Saints aiming to stifle Wigan
Dave Hadfield on the Boxing Day rugby league fare
Dave Hadfield was a schoolboy convert to rugby league, the game which, one way or another, has dominated his life ever since. After working for newspapers in Shropshire and Blackpool (where he covered the fortunes of Blackpool Borough) he travelled the world, working mainly in Hong Kong and Sydney. He became The Independent's rugby league man in 1990 and has written five books on the game and broadcast extensively for Sky and the BBC. Dave played his last game at the age of 53 and would have set up a try if anyone could have been bothered supporting his break. When not writing about the sport, he now limits himself to a bit of tick and pass with his local club, the Bolton Mets. Family includes supporters - of varying degrees of dedication - of Salford, Wigan, Sheffield Eagles and St George Illawarra.
Monday 26 December 1994
St Helens can do themselves and everyone else a huge favour by beating Wigan this morning, in a match that should attract a capacity 17,000 crowd despite an unseasonally early kick-off to suit Sky television.
Wigan will still be without Phil Clarke, sidelined since the third Test with ankle ligament damage, but that is outweighed by the glad tidings over Denis Betts, who has escaped suspension, and Jason Robinson and Martin Hall, who should both be fit.
Saints will have Scott Gibbs back in the centres, but the prospects of Alan Hunte and Paul Loughlin returning are less certain.
There have been times this season when Saints have once more looked capable of the sort of irresistible rugby that produced a scarcely believable 41-6 triumph over Wigan the last time the Christmas derby was staged at Knowsley Road, two years ago.
A repeat of that scoreline might command odds that would make the National Lottery look a sure thing, but Saints could just spring the surprise that, combined with Leeds' win over Wigan two weeks ago, would take the championship into the new year as a live proposition rather than a stuffed turkey.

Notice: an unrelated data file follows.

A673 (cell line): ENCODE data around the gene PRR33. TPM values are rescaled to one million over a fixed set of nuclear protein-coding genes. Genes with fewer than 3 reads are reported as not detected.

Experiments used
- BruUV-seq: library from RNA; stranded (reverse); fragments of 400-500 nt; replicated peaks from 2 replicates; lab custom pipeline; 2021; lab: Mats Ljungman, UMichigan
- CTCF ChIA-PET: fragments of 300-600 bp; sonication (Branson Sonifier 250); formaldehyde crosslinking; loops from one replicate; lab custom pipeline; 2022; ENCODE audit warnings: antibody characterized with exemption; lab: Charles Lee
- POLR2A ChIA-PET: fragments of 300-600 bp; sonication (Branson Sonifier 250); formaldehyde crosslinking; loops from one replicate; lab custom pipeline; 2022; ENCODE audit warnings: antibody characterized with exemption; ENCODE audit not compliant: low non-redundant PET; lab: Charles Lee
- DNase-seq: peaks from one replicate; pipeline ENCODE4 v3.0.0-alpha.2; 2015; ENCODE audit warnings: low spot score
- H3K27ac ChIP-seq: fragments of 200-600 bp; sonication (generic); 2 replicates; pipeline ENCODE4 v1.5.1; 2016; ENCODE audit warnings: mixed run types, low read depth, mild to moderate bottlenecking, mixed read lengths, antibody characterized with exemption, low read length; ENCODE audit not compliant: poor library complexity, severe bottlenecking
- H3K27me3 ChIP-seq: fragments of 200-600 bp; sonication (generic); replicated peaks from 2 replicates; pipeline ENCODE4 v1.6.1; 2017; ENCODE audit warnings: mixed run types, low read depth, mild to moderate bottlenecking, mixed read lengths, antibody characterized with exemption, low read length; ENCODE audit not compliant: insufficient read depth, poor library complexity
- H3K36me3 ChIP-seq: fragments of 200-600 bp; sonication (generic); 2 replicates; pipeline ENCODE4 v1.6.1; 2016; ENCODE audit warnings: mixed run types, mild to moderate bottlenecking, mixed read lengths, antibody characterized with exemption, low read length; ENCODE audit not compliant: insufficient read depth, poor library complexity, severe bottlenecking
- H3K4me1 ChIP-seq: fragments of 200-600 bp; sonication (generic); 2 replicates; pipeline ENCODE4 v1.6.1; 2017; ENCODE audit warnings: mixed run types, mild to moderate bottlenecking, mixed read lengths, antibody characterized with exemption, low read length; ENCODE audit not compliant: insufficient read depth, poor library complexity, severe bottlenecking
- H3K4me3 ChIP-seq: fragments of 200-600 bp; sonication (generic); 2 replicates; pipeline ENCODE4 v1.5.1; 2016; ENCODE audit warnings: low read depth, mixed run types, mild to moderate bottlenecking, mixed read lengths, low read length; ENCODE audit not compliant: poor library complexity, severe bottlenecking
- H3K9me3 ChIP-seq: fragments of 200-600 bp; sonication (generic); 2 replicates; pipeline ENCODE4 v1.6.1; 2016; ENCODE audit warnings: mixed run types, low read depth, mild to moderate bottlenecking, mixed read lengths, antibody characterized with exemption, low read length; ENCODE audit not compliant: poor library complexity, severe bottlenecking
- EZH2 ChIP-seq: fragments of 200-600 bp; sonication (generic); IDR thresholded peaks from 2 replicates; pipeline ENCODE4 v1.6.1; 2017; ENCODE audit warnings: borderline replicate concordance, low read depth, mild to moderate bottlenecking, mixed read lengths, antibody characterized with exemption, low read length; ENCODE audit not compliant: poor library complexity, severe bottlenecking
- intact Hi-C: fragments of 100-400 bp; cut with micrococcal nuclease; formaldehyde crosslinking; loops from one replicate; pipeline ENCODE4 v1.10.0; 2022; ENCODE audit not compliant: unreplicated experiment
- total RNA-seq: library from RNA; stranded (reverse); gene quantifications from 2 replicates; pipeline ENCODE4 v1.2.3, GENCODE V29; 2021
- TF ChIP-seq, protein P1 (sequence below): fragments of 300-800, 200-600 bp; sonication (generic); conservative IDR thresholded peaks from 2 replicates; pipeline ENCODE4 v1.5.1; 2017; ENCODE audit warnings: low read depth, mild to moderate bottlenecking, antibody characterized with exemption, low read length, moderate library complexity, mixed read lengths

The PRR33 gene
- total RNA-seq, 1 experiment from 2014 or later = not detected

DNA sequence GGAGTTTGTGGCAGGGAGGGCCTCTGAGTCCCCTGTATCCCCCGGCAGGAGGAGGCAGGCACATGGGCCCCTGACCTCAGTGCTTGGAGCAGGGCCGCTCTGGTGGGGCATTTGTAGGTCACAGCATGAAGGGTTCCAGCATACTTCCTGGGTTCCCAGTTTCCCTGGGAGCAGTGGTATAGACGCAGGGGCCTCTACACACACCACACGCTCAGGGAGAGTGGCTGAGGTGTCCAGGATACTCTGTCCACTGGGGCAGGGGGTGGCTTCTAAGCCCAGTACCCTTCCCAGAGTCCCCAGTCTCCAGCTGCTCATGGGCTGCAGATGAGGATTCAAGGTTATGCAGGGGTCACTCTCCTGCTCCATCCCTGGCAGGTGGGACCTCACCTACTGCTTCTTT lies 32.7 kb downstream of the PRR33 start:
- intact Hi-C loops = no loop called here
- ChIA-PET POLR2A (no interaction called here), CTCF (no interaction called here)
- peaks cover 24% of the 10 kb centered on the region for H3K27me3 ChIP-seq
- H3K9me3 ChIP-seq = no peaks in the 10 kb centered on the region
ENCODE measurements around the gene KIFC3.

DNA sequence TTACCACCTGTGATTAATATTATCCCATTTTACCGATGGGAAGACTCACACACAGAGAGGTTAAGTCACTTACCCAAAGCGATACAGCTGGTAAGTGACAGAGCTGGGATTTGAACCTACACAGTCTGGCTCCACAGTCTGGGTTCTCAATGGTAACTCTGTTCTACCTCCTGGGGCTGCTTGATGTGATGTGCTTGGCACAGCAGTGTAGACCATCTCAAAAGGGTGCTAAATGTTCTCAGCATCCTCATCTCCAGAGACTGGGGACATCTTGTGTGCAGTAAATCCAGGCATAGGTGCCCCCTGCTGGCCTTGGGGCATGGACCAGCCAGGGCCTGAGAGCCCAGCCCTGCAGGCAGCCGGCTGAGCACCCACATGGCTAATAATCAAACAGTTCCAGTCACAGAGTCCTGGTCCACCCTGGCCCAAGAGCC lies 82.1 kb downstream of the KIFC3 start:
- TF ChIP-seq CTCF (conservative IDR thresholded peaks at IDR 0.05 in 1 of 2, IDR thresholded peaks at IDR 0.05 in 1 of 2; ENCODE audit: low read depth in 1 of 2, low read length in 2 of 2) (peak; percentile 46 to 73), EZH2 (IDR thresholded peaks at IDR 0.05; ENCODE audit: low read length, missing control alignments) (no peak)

The question then will be whether the sides massed in Wigan's slipstream can get through the festive season without slipping up.
Leeds should survive at Hull, although playing this most acrimonious of fixtures in the special atmosphere of a bank holiday could give an injury-hit Humberside team an important lift.
Castleford should, in theory, maintain their momentum at the expense of their neighbours, Featherstone, but Halifax and Bradford Northern, third and fourth respectively, meet in one of the day's best-balanced fixtures.
The mooted transfer of Paul Round from Halifax to Northern and his possible debut today would give the game an extra edge, but Castleford have complicated the picture by also showing interest.
Andy Currier, Featherstone's former Great Britain centre, is the subject of interest from Warrington, who could use their Welsh internationals, Kevin Ellis and Rowland Phillips, as bargaining counters.
Both are on loan to Workington Town and in line to play today against the club making the longest journey, Wakefield Trinity.
Warrington themselves will welcome back Jonathan Davies and Allan Bateman against Widnes and also have their captain, Greg Mackey, fit to continue his long ever-present run.
On a day of influential returnees, Widnes should have David Hulme back in action for the first time since the early days of the season, and Andy Gregory will resume for Salford against Oldham after a shorter absence.
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